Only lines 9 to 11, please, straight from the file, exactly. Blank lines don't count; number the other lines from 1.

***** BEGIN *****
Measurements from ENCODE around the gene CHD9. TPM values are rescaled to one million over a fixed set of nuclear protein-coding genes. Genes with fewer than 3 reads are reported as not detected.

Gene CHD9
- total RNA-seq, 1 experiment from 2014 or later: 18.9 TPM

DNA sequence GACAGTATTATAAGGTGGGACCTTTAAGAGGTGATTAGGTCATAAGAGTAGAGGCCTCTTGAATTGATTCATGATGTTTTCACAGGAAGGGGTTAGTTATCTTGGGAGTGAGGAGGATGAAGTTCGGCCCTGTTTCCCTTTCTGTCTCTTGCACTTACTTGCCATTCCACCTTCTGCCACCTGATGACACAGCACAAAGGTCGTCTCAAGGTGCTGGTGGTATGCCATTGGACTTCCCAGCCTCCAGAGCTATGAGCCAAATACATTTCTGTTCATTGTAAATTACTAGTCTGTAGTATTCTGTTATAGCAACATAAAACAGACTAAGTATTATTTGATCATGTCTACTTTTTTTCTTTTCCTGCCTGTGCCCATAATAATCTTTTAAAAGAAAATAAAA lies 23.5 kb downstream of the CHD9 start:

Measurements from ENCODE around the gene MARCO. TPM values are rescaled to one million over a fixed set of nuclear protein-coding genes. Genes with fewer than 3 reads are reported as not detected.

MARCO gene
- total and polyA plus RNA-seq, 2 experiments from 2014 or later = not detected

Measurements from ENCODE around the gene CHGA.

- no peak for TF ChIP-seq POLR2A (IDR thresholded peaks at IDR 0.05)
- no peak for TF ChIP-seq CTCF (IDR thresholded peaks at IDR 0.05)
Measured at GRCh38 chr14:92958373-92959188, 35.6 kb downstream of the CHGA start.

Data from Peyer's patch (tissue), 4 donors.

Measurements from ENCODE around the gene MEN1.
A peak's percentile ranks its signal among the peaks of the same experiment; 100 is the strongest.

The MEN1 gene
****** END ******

- no peak for TF ChIP-seq POLR2A (IDR thresholded peaks at IDR 0.05)
- no peak for TF ChIP-seq CTCF (IDR thresholded peaks at IDR 0.05)
Measured at GRCh38 chr14:92958373-92959188, 35.6 kb downstream of the CHGA start.